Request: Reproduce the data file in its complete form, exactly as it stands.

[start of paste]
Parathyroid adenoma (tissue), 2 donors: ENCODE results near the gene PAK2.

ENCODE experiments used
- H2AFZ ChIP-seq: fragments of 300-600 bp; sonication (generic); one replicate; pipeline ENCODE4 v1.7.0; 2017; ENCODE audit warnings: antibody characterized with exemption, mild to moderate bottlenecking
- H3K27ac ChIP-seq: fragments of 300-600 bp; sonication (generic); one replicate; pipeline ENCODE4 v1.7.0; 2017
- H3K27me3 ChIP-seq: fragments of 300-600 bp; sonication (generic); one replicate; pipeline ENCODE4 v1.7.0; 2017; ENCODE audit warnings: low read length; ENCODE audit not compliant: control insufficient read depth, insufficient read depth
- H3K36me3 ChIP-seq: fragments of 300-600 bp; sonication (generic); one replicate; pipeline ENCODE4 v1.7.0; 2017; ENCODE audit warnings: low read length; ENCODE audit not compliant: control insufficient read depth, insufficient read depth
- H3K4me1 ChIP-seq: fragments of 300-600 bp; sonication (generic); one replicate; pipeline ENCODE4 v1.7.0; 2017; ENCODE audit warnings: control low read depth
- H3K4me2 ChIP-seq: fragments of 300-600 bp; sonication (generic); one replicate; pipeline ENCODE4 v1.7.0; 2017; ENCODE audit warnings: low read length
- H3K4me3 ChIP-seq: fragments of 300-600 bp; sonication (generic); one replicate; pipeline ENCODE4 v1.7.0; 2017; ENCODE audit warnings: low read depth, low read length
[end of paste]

Parathyroid adenoma (tissue), 2 donors: ENCODE results near the gene PAK2.

ENCODE experiments used
- H2AFZ ChIP-seq: fragments of 300-600 bp; sonication (generic); one replicate; pipeline ENCODE4 v1.7.0; 2017; ENCODE audit warnings: antibody characterized with exemption, mild to moderate bottlenecking
- H3K27ac ChIP-seq: fragments of 300-600 bp; sonication (generic); one replicate; pipeline ENCODE4 v1.7.0; 2017
- H3K27me3 ChIP-seq: fragments of 300-600 bp; sonication (generic); one replicate; pipeline ENCODE4 v1.7.0; 2017; ENCODE audit warnings: low read length; ENCODE audit not compliant: control insufficient read depth, insufficient read depth
- H3K36me3 ChIP-seq: fragments of 300-600 bp; sonication (generic); one replicate; pipeline ENCODE4 v1.7.0; 2017; ENCODE audit warnings: low read length; ENCODE audit not compliant: control insufficient read depth, insufficient read depth
- H3K4me1 ChIP-seq: fragments of 300-600 bp; sonication (generic); one replicate; pipeline ENCODE4 v1.7.0; 2017; ENCODE audit warnings: control low read depth
- H3K4me2 ChIP-seq: fragments of 300-600 bp; sonication (generic); one replicate; pipeline ENCODE4 v1.7.0; 2017; ENCODE audit warnings: low read length
- H3K4me3 ChIP-seq: fragments of 300-600 bp; sonication (generic); one replicate; pipeline ENCODE4 v1.7.0; 2017; ENCODE audit warnings: low read depth, low read length